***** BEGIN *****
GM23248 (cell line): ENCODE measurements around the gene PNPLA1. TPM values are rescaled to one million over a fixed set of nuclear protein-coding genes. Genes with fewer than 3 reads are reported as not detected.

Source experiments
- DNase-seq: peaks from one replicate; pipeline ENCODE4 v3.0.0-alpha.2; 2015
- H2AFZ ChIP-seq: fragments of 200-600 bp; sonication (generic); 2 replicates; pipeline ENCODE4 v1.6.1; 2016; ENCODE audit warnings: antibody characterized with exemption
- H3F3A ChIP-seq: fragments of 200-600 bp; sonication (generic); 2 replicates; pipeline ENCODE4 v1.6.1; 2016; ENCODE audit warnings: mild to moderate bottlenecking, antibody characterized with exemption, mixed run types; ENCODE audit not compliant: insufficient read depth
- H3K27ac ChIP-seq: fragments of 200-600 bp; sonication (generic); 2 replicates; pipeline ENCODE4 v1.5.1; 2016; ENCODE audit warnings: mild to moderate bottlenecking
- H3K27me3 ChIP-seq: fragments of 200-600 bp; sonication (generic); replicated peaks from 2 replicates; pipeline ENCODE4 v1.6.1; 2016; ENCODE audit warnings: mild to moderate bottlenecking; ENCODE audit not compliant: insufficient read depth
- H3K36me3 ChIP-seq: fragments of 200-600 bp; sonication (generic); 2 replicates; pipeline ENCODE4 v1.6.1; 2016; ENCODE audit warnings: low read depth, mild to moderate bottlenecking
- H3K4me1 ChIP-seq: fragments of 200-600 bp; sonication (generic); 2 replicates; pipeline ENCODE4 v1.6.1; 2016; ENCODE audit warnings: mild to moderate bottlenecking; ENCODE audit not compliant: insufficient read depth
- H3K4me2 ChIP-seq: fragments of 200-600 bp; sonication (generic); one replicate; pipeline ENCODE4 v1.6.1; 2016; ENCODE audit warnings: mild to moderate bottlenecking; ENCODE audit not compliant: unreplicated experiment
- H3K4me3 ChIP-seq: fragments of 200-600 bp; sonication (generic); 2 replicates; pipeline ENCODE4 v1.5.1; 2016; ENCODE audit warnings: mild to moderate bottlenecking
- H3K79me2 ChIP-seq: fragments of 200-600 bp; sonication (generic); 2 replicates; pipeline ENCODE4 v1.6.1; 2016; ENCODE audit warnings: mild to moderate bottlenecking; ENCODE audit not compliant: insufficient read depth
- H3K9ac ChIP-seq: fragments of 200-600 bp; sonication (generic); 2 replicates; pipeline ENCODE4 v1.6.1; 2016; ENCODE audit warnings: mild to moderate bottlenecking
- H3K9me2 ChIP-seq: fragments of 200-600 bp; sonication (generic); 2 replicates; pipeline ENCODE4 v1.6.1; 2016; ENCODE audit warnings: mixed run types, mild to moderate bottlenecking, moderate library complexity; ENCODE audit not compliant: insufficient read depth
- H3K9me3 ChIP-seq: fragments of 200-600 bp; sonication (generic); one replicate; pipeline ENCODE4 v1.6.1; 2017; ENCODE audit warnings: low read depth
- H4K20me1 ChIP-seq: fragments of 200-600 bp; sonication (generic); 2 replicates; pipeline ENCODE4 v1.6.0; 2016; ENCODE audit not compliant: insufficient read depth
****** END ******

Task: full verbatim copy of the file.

GM23248 (cell line): ENCODE measurements around the gene PNPLA1. TPM values are rescaled to one million over a fixed set of nuclear protein-coding genes. Genes with fewer than 3 reads are reported as not detected.

Source experiments
- DNase-seq: peaks from one replicate; pipeline ENCODE4 v3.0.0-alpha.2; 2015
- H2AFZ ChIP-seq: fragments of 200-600 bp; sonication (generic); 2 replicates; pipeline ENCODE4 v1.6.1; 2016; ENCODE audit warnings: antibody characterized with exemption
- H3F3A ChIP-seq: fragments of 200-600 bp; sonication (generic); 2 replicates; pipeline ENCODE4 v1.6.1; 2016; ENCODE audit warnings: mild to moderate bottlenecking, antibody characterized with exemption, mixed run types; ENCODE audit not compliant: insufficient read depth
- H3K27ac ChIP-seq: fragments of 200-600 bp; sonication (generic); 2 replicates; pipeline ENCODE4 v1.5.1; 2016; ENCODE audit warnings: mild to moderate bottlenecking
- H3K27me3 ChIP-seq: fragments of 200-600 bp; sonication (generic); replicated peaks from 2 replicates; pipeline ENCODE4 v1.6.1; 2016; ENCODE audit warnings: mild to moderate bottlenecking; ENCODE audit not compliant: insufficient read depth
- H3K36me3 ChIP-seq: fragments of 200-600 bp; sonication (generic); 2 replicates; pipeline ENCODE4 v1.6.1; 2016; ENCODE audit warnings: low read depth, mild to moderate bottlenecking
- H3K4me1 ChIP-seq: fragments of 200-600 bp; sonication (generic); 2 replicates; pipeline ENCODE4 v1.6.1; 2016; ENCODE audit warnings: mild to moderate bottlenecking; ENCODE audit not compliant: insufficient read depth
- H3K4me2 ChIP-seq: fragments of 200-600 bp; sonication (generic); one replicate; pipeline ENCODE4 v1.6.1; 2016; ENCODE audit warnings: mild to moderate bottlenecking; ENCODE audit not compliant: unreplicated experiment
- H3K4me3 ChIP-seq: fragments of 200-600 bp; sonication (generic); 2 replicates; pipeline ENCODE4 v1.5.1; 2016; ENCODE audit warnings: mild to moderate bottlenecking
- H3K79me2 ChIP-seq: fragments of 200-600 bp; sonication (generic); 2 replicates; pipeline ENCODE4 v1.6.1; 2016; ENCODE audit warnings: mild to moderate bottlenecking; ENCODE audit not compliant: insufficient read depth
- H3K9ac ChIP-seq: fragments of 200-600 bp; sonication (generic); 2 replicates; pipeline ENCODE4 v1.6.1; 2016; ENCODE audit warnings: mild to moderate bottlenecking
- H3K9me2 ChIP-seq: fragments of 200-600 bp; sonication (generic); 2 replicates; pipeline ENCODE4 v1.6.1; 2016; ENCODE audit warnings: mixed run types, mild to moderate bottlenecking, moderate library complexity; ENCODE audit not compliant: insufficient read depth
- H3K9me3 ChIP-seq: fragments of 200-600 bp; sonication (generic); one replicate; pipeline ENCODE4 v1.6.1; 2017; ENCODE audit warnings: low read depth
- H4K20me1 ChIP-seq: fragments of 200-600 bp; sonication (generic); 2 replicates; pipeline ENCODE4 v1.6.0; 2016; ENCODE audit not compliant: insufficient read depth